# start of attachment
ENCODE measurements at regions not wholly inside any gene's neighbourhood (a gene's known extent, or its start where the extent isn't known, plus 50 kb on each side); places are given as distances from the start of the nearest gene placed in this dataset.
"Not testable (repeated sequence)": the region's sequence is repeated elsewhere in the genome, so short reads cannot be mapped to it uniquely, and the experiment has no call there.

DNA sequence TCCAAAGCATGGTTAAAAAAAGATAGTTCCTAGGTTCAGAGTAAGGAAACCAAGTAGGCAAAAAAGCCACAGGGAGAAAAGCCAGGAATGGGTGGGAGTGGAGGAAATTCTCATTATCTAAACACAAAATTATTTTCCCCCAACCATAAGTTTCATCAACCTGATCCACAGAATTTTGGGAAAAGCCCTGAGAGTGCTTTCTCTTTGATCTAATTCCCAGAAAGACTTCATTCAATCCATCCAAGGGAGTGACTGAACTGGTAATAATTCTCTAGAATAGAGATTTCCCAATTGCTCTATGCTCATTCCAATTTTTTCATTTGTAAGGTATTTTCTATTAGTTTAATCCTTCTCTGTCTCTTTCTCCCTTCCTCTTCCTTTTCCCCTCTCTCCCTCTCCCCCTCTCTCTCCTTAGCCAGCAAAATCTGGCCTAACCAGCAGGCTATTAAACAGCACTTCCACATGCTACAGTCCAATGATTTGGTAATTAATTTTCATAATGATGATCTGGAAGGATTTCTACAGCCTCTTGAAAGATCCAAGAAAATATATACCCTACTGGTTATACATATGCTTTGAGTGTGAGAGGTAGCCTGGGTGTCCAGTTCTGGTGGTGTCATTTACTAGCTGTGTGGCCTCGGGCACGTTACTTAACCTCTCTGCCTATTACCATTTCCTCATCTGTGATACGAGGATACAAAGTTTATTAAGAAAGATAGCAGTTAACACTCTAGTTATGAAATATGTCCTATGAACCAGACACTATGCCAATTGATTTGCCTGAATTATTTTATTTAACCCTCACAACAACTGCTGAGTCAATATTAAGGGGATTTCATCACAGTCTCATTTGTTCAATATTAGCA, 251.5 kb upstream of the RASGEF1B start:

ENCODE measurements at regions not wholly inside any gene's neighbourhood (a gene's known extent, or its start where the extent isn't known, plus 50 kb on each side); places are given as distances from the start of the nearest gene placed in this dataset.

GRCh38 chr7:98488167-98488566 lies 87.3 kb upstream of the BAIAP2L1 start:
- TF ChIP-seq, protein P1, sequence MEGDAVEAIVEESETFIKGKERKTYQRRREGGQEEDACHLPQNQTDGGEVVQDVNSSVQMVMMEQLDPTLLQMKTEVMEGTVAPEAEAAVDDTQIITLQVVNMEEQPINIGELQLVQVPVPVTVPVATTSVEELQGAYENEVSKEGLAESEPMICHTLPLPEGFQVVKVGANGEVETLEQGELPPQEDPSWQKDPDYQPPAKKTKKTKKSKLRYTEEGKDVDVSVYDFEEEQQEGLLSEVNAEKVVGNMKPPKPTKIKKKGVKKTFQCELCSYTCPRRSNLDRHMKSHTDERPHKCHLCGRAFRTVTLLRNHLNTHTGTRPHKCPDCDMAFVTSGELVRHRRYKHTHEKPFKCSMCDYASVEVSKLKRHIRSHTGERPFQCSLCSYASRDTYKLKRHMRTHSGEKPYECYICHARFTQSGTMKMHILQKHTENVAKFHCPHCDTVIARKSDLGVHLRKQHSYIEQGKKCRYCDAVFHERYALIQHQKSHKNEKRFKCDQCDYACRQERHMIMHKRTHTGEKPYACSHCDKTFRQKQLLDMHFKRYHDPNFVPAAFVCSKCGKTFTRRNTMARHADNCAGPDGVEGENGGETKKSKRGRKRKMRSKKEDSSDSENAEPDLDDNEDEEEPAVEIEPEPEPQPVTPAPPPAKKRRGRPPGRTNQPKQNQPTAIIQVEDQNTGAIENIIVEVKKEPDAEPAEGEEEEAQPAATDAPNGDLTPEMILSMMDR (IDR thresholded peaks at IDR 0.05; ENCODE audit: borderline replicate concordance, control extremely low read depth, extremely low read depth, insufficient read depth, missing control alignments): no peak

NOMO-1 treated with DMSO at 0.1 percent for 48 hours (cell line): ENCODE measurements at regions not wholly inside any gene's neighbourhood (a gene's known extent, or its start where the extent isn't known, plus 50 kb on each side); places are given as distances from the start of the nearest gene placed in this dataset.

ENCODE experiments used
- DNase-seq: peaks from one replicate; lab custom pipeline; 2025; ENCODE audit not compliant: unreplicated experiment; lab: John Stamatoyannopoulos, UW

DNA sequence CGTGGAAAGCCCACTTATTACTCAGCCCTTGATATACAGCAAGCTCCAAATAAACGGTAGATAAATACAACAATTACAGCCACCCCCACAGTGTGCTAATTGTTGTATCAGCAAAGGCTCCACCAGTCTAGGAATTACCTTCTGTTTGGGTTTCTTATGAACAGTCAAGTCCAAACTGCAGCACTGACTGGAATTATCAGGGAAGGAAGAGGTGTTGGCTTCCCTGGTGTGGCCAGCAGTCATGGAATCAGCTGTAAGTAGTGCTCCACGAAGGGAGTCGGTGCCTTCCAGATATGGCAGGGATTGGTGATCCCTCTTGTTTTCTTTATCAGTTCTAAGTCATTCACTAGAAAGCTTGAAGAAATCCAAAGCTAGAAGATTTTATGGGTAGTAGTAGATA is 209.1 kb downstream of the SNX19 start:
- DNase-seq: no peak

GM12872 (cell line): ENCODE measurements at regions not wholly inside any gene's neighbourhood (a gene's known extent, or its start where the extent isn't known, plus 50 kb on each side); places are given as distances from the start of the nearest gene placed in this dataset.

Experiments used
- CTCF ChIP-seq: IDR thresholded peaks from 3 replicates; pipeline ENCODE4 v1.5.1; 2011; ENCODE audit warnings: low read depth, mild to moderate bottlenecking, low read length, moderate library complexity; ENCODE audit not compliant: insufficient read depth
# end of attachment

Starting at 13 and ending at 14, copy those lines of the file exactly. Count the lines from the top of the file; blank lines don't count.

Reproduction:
Experiments used
- CTCF ChIP-seq: IDR thresholded peaks from 3 replicates; pipeline ENCODE4 v1.5.1; 2011; ENCODE audit warnings: low read depth, mild to moderate bottlenecking, low read length, moderate library complexity; ENCODE audit not compliant: insufficient read depth